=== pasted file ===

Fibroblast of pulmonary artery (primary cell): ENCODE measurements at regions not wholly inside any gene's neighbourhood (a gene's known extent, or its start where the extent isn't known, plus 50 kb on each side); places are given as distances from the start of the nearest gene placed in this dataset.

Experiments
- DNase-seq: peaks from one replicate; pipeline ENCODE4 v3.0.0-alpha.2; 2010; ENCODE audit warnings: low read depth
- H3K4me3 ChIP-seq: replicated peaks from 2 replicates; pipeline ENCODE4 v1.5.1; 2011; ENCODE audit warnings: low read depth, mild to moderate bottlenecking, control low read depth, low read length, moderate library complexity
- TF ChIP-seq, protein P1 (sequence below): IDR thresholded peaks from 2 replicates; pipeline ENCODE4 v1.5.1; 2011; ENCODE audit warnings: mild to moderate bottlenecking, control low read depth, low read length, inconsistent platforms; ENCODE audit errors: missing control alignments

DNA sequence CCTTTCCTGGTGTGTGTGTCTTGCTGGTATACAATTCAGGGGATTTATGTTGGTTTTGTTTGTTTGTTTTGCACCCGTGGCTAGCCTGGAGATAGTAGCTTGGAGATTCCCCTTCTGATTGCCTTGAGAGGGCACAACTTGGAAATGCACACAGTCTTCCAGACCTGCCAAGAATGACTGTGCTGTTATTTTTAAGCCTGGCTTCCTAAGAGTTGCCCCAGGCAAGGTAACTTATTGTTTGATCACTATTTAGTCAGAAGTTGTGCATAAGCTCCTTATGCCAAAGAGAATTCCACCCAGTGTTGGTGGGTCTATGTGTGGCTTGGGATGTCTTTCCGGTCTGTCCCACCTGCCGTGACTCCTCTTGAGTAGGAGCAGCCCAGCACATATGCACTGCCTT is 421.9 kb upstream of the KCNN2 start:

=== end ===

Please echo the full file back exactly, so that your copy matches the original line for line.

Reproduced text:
Fibroblast of pulmonary artery (primary cell): ENCODE measurements at regions not wholly inside any gene's neighbourhood (a gene's known extent, or its start where the extent isn't known, plus 50 kb on each side); places are given as distances from the start of the nearest gene placed in this dataset.

Experiments
- DNase-seq: peaks from one replicate; pipeline ENCODE4 v3.0.0-alpha.2; 2010; ENCODE audit warnings: low read depth
- H3K4me3 ChIP-seq: replicated peaks from 2 replicates; pipeline ENCODE4 v1.5.1; 2011; ENCODE audit warnings: low read depth, mild to moderate bottlenecking, control low read depth, low read length, moderate library complexity
- TF ChIP-seq, protein P1 (sequence below): IDR thresholded peaks from 2 replicates; pipeline ENCODE4 v1.5.1; 2011; ENCODE audit warnings: mild to moderate bottlenecking, control low read depth, low read length, inconsistent platforms; ENCODE audit errors: missing control alignments

DNA sequence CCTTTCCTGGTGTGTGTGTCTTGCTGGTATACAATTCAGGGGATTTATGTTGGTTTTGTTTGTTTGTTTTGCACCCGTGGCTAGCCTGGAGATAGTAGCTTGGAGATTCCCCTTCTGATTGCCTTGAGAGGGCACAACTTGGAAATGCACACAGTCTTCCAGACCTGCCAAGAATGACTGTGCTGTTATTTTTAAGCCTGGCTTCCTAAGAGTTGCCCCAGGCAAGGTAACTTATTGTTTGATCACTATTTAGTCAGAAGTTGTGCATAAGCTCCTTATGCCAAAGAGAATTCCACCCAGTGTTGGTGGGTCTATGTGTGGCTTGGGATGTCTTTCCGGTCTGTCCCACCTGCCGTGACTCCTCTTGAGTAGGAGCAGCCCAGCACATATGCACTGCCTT is 421.9 kb upstream of the KCNN2 start: